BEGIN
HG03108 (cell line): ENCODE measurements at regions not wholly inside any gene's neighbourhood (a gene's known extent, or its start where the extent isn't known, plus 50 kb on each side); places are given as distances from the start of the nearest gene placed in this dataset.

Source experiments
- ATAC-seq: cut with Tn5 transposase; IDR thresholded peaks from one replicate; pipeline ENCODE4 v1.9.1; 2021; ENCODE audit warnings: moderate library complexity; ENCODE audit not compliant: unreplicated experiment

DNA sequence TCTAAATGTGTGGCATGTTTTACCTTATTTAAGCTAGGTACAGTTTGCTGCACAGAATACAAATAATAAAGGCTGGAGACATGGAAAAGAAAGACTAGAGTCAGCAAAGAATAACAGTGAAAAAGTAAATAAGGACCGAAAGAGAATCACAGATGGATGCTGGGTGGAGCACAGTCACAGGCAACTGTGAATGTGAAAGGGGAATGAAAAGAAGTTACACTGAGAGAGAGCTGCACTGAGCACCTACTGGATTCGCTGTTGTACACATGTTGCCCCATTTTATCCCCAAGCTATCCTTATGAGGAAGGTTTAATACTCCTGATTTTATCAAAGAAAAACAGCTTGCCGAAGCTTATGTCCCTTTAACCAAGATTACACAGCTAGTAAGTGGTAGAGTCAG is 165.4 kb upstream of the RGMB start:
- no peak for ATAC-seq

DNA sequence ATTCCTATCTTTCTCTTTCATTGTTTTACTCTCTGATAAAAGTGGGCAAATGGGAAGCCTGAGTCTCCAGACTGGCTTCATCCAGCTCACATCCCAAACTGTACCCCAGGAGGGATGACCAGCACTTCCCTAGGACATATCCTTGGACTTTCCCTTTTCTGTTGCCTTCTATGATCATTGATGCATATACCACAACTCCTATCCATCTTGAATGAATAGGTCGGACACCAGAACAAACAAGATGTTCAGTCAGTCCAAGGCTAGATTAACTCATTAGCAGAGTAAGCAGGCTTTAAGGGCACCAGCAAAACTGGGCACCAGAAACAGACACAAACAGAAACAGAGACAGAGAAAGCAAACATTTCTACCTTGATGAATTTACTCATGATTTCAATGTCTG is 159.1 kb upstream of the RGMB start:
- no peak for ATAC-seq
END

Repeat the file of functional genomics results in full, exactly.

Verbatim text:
HG03108 (cell line): ENCODE measurements at regions not wholly inside any gene's neighbourhood (a gene's known extent, or its start where the extent isn't known, plus 50 kb on each side); places are given as distances from the start of the nearest gene placed in this dataset.

Source experiments
- ATAC-seq: cut with Tn5 transposase; IDR thresholded peaks from one replicate; pipeline ENCODE4 v1.9.1; 2021; ENCODE audit warnings: moderate library complexity; ENCODE audit not compliant: unreplicated experiment

DNA sequence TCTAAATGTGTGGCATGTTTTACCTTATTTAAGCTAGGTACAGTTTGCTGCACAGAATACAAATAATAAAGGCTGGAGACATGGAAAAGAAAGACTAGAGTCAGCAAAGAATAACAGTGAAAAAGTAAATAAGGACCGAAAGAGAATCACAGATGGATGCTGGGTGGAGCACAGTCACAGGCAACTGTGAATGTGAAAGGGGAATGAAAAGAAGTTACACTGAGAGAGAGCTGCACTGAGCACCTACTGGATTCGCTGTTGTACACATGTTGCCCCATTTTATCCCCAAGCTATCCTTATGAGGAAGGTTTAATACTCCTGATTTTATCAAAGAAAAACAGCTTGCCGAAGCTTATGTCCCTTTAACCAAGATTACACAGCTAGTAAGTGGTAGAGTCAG is 165.4 kb upstream of the RGMB start:
- no peak for ATAC-seq

DNA sequence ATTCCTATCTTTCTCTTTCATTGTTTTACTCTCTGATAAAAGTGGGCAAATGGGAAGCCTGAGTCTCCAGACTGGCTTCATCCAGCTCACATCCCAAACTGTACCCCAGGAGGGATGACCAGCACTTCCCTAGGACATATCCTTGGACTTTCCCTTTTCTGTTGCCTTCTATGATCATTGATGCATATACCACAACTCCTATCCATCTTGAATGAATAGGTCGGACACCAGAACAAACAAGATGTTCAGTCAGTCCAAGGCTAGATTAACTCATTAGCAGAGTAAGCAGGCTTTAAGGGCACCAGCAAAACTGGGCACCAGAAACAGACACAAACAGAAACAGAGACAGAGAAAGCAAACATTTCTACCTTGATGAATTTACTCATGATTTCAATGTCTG is 159.1 kb upstream of the RGMB start:
- no peak for ATAC-seq